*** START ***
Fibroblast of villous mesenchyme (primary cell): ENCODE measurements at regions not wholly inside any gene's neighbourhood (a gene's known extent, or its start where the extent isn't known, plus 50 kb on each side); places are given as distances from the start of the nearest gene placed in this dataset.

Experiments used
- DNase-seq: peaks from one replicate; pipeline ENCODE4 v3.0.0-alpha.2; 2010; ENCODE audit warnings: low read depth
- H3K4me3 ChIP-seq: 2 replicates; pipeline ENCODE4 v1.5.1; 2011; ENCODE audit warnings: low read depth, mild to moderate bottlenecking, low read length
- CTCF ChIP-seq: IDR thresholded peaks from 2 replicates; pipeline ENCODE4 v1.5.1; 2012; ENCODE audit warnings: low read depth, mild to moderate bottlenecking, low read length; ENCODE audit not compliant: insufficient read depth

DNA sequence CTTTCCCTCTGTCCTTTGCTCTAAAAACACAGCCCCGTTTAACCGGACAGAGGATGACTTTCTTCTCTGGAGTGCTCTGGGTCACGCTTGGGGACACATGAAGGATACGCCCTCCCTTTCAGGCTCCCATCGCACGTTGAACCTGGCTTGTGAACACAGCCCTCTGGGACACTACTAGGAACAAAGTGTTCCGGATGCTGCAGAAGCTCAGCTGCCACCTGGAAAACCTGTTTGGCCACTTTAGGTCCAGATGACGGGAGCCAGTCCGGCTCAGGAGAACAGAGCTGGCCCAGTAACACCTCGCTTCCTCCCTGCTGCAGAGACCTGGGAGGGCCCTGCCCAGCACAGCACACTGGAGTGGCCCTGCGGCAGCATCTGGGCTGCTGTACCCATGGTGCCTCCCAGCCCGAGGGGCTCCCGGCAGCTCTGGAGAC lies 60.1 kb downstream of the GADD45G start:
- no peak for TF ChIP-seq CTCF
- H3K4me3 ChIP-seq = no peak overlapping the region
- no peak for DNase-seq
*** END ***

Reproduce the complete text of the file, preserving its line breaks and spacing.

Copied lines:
Fibroblast of villous mesenchyme (primary cell): ENCODE measurements at regions not wholly inside any gene's neighbourhood (a gene's known extent, or its start where the extent isn't known, plus 50 kb on each side); places are given as distances from the start of the nearest gene placed in this dataset.

Experiments used
- DNase-seq: peaks from one replicate; pipeline ENCODE4 v3.0.0-alpha.2; 2010; ENCODE audit warnings: low read depth
- H3K4me3 ChIP-seq: 2 replicates; pipeline ENCODE4 v1.5.1; 2011; ENCODE audit warnings: low read depth, mild to moderate bottlenecking, low read length
- CTCF ChIP-seq: IDR thresholded peaks from 2 replicates; pipeline ENCODE4 v1.5.1; 2012; ENCODE audit warnings: low read depth, mild to moderate bottlenecking, low read length; ENCODE audit not compliant: insufficient read depth

DNA sequence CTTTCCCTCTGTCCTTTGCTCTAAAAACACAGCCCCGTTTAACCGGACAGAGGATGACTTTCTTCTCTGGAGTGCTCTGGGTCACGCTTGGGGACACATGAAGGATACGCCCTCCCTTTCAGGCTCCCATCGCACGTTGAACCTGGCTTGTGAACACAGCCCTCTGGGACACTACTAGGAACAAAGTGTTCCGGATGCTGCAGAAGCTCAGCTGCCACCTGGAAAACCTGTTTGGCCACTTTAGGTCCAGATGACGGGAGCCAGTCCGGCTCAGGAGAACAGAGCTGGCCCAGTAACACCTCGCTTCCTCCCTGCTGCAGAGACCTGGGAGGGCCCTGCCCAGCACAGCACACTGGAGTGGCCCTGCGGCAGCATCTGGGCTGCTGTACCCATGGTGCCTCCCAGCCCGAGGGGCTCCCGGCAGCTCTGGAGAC lies 60.1 kb downstream of the GADD45G start:
- no peak for TF ChIP-seq CTCF
- H3K4me3 ChIP-seq = no peak overlapping the region
- no peak for DNase-seq